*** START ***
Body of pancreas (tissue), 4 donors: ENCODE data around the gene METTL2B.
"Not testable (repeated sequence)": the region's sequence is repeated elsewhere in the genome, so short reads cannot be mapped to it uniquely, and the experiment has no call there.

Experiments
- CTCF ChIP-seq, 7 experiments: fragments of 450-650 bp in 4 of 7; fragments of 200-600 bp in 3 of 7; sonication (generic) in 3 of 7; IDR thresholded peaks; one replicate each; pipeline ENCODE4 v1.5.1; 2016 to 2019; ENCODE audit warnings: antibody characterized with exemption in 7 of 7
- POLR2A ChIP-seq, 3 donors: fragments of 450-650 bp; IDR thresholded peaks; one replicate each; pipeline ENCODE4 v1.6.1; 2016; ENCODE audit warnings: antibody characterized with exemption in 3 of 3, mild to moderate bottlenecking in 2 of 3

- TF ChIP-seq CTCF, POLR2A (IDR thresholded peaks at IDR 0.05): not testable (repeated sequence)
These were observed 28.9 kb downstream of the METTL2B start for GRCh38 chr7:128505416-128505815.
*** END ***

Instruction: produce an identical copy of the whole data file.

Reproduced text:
Body of pancreas (tissue), 4 donors: ENCODE data around the gene METTL2B.
"Not testable (repeated sequence)": the region's sequence is repeated elsewhere in the genome, so short reads cannot be mapped to it uniquely, and the experiment has no call there.

Experiments
- CTCF ChIP-seq, 7 experiments: fragments of 450-650 bp in 4 of 7; fragments of 200-600 bp in 3 of 7; sonication (generic) in 3 of 7; IDR thresholded peaks; one replicate each; pipeline ENCODE4 v1.5.1; 2016 to 2019; ENCODE audit warnings: antibody characterized with exemption in 7 of 7
- POLR2A ChIP-seq, 3 donors: fragments of 450-650 bp; IDR thresholded peaks; one replicate each; pipeline ENCODE4 v1.6.1; 2016; ENCODE audit warnings: antibody characterized with exemption in 3 of 3, mild to moderate bottlenecking in 2 of 3

- TF ChIP-seq CTCF, POLR2A (IDR thresholded peaks at IDR 0.05): not testable (repeated sequence)
These were observed 28.9 kb downstream of the METTL2B start for GRCh38 chr7:128505416-128505815.